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Blair orders new breed of 'showcase' public buildings

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Prime minister Tony Blair has told all his main governmental departments he wants to see a series of 'showcase' public buildings in this country as a result of a personal crusade to lift quality in UK architecture. Blair's desire comes as part of a push to get government departments to speak the same language, procure more buildings which use Britain's plentiful array of architectural talent better and take advantage of the creation of the Commission for Architecture and the Built Environment (CABE) in raising standards.

CABE chief Stuart Lipton is set to meet culture minister Alan Howarth and Dome minister Lord Falconer this week to discuss progress on one of two reports which the PMhas commissioned with the aim of achieving his objectives.

Last August Blair sent a letter to the then chief secretary Alan Milburn following a seminar on the issue run by his special advisor Geoff Mulgan at Number 10, in which he asked for two key reports on the subject of raising public building standards and government support by this Christmas. The seminar included officials from departments including the DETR, DFEE, DCMS, Cabinet Office and Treasury as well as from the Urban Task Force and CABE, and the letter detailing the importance of the reports was similarly widely distributed across government departments.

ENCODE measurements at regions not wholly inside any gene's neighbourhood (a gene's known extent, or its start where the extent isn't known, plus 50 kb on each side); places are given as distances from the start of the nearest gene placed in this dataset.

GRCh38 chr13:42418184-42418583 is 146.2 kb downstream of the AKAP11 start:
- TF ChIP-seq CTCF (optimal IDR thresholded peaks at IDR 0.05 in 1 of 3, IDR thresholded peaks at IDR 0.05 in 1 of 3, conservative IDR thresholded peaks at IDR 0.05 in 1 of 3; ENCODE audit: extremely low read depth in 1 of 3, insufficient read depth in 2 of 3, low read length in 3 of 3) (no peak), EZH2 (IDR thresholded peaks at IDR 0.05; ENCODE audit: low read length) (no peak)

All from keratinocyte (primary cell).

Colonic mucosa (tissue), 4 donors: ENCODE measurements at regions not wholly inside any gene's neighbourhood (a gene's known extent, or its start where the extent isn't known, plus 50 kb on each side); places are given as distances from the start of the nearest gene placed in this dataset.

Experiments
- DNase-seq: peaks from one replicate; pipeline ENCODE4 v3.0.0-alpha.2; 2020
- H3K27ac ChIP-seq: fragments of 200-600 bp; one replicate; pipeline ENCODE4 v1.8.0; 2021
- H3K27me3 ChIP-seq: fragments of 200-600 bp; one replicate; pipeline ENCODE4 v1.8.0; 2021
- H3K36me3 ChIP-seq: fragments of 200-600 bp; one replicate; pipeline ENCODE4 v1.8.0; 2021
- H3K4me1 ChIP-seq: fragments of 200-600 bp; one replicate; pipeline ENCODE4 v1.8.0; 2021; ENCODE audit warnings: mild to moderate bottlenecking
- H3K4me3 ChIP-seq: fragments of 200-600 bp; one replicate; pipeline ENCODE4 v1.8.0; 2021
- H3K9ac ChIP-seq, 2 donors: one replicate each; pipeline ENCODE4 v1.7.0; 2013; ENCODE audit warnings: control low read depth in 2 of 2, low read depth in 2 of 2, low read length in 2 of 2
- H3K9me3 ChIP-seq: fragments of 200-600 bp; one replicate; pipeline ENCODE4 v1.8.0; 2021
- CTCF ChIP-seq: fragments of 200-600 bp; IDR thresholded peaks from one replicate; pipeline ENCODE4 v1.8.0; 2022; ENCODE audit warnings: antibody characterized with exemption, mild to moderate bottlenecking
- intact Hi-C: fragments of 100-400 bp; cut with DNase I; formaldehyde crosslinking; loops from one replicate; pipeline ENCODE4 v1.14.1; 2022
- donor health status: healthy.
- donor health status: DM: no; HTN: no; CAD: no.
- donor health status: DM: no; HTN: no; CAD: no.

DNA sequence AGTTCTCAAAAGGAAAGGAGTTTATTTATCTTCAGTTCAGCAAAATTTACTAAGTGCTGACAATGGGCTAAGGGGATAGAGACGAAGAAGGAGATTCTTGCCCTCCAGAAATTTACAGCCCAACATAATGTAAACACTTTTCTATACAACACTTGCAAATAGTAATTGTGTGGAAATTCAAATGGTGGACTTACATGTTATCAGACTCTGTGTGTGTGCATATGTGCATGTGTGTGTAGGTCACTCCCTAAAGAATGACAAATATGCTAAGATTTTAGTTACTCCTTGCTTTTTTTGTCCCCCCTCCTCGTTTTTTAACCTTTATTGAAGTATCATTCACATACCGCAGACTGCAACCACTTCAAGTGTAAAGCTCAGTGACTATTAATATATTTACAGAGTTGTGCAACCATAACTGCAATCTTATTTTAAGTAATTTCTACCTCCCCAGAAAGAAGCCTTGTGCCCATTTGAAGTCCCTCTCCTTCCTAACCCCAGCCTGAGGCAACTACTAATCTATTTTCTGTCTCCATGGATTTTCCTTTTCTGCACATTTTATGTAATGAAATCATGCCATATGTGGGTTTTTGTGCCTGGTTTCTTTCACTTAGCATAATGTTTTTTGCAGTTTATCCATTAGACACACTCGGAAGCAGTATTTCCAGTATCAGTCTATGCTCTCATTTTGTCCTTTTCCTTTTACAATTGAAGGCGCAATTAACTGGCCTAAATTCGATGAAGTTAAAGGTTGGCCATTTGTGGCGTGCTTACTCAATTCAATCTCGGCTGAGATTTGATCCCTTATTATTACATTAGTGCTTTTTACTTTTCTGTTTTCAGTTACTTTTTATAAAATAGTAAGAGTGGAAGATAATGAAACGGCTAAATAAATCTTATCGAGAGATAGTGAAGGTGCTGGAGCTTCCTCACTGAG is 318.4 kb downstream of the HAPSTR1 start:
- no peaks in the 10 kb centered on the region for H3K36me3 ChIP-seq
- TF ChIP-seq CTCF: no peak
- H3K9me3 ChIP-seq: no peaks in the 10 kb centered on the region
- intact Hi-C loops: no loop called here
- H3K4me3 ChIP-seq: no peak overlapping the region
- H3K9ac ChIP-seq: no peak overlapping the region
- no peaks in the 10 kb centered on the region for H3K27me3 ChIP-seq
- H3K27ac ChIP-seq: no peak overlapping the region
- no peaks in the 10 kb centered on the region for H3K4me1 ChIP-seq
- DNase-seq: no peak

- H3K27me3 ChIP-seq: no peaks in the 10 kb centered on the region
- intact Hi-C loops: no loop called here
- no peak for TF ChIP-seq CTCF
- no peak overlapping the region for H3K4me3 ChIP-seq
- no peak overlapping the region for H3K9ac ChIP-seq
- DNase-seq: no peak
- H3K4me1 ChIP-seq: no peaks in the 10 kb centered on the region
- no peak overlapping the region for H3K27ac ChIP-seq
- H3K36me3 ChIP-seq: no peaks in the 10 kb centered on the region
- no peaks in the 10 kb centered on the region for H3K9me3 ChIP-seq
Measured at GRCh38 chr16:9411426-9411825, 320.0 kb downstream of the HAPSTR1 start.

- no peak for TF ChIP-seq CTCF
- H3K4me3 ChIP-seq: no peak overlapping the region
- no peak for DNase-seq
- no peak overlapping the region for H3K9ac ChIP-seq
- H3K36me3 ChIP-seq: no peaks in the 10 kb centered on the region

The PM is said to be concerned that quality design does not figure as highly as it should with regard to public buildings such as hospitals and schools, and sees the creation of CABE under Lipton as an ideal opportunity to rectify the situation. This injection of support is sure to be welcomed by the profession, since annual governmental expenditure on buildings is £23 billion - 40 per cent of the country's construction spending.

One of the reports was to be from the then chief secretary to the Treasury Alan Milburn outlining efforts to improve the design quality of buildings with particular regard to best practice across government.The new chief secretary charged with the duty is Andrew Smith.

The other is to come from Lipton, Howarth and Falconer.This latter report has an oddly worded remit - it is understood to be to 'think of ways government should make better use of architects and designers of existing and new buildings.'The PM particularly wants to develop landmark buildings for the main public services and get architects more involved in a national programme of smaller buildings such as hundreds of Surestart centres.

Blair may even personally chair a seminar with senior ministers and experts selected from outside government to look at ways forward and ensure that the initiative is on track.

Whatever comes of them, the reports and Blair's mission for showcase public buildings are evidence of a fresh governmental objective to put architecture higher up the agenda and to revitalise the construction industry - especially when viewed along with the Egan report, various Treasury initiatives and in the run up to the publication of the Urban White Paper.

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